All over the West and as far east as St. Louis those stories launched the city of Spokane Falls’ huge influx of people. By June 1884, Dallam’s weekly turned into an evening daily, Spokane Falls Evening Review. Soon the “falls” was dropped from the paper’s masthead and the city writ large. All that early newspaper history is deftly cataloged by historian Ralph E. Dyar, in his 1952 book, The Spokesman-Review.

The new morning newspaper (1890) The Spokesman, entered the news field, and the competition was on. The Evening Review called the morning paper, “The Squaksman,” deriding it as a bogus paper. The Spokesman called the Evening Review (with a majority buy-in from the Portland paper, The Oregonian) “The Spokane Oregonian” and “The Morning Alien.”

Hold the Presses – Evening Papers Dying a Slow Death
That’s all changed for me long ago– the death of the evening papers in both El Paso and Tucson occurred more than a decade ago. The same with Spokane decades ago.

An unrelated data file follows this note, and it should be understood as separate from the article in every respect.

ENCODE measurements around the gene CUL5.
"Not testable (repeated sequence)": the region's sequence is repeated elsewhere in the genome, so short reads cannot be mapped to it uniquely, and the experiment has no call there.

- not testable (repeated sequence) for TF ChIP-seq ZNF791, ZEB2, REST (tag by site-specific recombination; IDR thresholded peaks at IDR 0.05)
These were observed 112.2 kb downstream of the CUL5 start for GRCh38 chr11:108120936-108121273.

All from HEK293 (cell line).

Our American landscape is littered with historically-significant newspapers that went belly up. Contraction of newsrooms has not abated by any measure.

“I’ve been lucky,” says Shawn Vestal, 47, who hired on with the Spokesman-Review in 1999 as assistant city editor. “I’ve reached a point of denial. I think about the state of journalism much less than I used to. For around ten years I went through shock for the people being laid off. I don’t spend time pondering the unknowable.”

Vestal’s teeth-cutting in journalism (25 years) goes back to Bozeman, Montana, and Roseburg, Oregon, work that ranged from city editor to reporter. In the 1990s, the Spokesman-Review had a circulation of over 152,000 (Sunday) with 164 newsroom staff. In 2001, 24 were cut. The newspaper was voted by Columbia Review of Journalism in 1999 as 23rd in the ranking of Top 25 Newspapers in the US.

Hell, when I ended up in Spokane from El Paso, in the summer of 2001, I sent in my application for a job as a reporter. For my decade in Spokane, cut after cut hit the Spokesman-Review – in 2008 another quarter of the newsroom staff was pink-slipped, bringing it down below 100.